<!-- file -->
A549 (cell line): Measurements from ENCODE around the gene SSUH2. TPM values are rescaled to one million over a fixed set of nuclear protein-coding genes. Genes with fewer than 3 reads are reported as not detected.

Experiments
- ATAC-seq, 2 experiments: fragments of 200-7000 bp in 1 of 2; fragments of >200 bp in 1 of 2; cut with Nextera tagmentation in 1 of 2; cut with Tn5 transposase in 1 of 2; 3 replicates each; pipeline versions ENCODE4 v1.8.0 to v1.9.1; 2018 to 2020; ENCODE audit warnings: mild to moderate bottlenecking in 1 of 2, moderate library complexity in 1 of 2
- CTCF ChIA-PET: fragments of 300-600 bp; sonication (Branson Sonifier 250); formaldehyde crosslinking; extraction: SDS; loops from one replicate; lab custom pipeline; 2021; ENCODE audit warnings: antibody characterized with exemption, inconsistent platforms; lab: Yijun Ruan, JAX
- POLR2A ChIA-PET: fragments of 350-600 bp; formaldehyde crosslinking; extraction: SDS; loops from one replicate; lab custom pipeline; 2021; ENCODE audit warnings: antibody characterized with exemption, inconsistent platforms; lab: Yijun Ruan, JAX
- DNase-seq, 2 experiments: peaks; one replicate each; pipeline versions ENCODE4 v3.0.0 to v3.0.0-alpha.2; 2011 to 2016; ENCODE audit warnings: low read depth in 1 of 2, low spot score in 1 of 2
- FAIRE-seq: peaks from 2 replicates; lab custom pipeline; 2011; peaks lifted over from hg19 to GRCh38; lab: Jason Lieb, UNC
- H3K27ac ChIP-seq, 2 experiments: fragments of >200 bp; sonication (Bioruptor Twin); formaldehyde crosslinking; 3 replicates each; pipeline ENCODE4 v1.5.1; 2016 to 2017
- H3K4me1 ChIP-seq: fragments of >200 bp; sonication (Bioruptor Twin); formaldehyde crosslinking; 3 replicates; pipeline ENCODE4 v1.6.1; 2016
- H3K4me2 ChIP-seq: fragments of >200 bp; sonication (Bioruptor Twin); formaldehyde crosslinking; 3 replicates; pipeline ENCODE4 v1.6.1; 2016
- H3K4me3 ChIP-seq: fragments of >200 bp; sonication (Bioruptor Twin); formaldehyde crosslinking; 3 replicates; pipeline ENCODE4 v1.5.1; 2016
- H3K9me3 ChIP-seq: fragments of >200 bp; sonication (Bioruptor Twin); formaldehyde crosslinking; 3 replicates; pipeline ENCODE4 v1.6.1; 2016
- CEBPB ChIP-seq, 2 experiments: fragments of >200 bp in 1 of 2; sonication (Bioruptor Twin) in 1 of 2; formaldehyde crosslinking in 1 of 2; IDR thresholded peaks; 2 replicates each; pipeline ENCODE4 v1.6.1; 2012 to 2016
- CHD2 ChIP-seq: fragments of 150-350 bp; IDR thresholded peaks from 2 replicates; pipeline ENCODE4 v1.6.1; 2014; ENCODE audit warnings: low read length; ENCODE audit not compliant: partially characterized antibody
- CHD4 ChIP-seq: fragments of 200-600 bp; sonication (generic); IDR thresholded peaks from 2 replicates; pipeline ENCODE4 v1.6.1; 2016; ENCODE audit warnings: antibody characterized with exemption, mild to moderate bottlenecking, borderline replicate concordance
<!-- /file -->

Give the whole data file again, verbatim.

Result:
A549 (cell line): Measurements from ENCODE around the gene SSUH2. TPM values are rescaled to one million over a fixed set of nuclear protein-coding genes. Genes with fewer than 3 reads are reported as not detected.

Experiments
- ATAC-seq, 2 experiments: fragments of 200-7000 bp in 1 of 2; fragments of >200 bp in 1 of 2; cut with Nextera tagmentation in 1 of 2; cut with Tn5 transposase in 1 of 2; 3 replicates each; pipeline versions ENCODE4 v1.8.0 to v1.9.1; 2018 to 2020; ENCODE audit warnings: mild to moderate bottlenecking in 1 of 2, moderate library complexity in 1 of 2
- CTCF ChIA-PET: fragments of 300-600 bp; sonication (Branson Sonifier 250); formaldehyde crosslinking; extraction: SDS; loops from one replicate; lab custom pipeline; 2021; ENCODE audit warnings: antibody characterized with exemption, inconsistent platforms; lab: Yijun Ruan, JAX
- POLR2A ChIA-PET: fragments of 350-600 bp; formaldehyde crosslinking; extraction: SDS; loops from one replicate; lab custom pipeline; 2021; ENCODE audit warnings: antibody characterized with exemption, inconsistent platforms; lab: Yijun Ruan, JAX
- DNase-seq, 2 experiments: peaks; one replicate each; pipeline versions ENCODE4 v3.0.0 to v3.0.0-alpha.2; 2011 to 2016; ENCODE audit warnings: low read depth in 1 of 2, low spot score in 1 of 2
- FAIRE-seq: peaks from 2 replicates; lab custom pipeline; 2011; peaks lifted over from hg19 to GRCh38; lab: Jason Lieb, UNC
- H3K27ac ChIP-seq, 2 experiments: fragments of >200 bp; sonication (Bioruptor Twin); formaldehyde crosslinking; 3 replicates each; pipeline ENCODE4 v1.5.1; 2016 to 2017
- H3K4me1 ChIP-seq: fragments of >200 bp; sonication (Bioruptor Twin); formaldehyde crosslinking; 3 replicates; pipeline ENCODE4 v1.6.1; 2016
- H3K4me2 ChIP-seq: fragments of >200 bp; sonication (Bioruptor Twin); formaldehyde crosslinking; 3 replicates; pipeline ENCODE4 v1.6.1; 2016
- H3K4me3 ChIP-seq: fragments of >200 bp; sonication (Bioruptor Twin); formaldehyde crosslinking; 3 replicates; pipeline ENCODE4 v1.5.1; 2016
- H3K9me3 ChIP-seq: fragments of >200 bp; sonication (Bioruptor Twin); formaldehyde crosslinking; 3 replicates; pipeline ENCODE4 v1.6.1; 2016
- CEBPB ChIP-seq, 2 experiments: fragments of >200 bp in 1 of 2; sonication (Bioruptor Twin) in 1 of 2; formaldehyde crosslinking in 1 of 2; IDR thresholded peaks; 2 replicates each; pipeline ENCODE4 v1.6.1; 2012 to 2016
- CHD2 ChIP-seq: fragments of 150-350 bp; IDR thresholded peaks from 2 replicates; pipeline ENCODE4 v1.6.1; 2014; ENCODE audit warnings: low read length; ENCODE audit not compliant: partially characterized antibody
- CHD4 ChIP-seq: fragments of 200-600 bp; sonication (generic); IDR thresholded peaks from 2 replicates; pipeline ENCODE4 v1.6.1; 2016; ENCODE audit warnings: antibody characterized with exemption, mild to moderate bottlenecking, borderline replicate concordance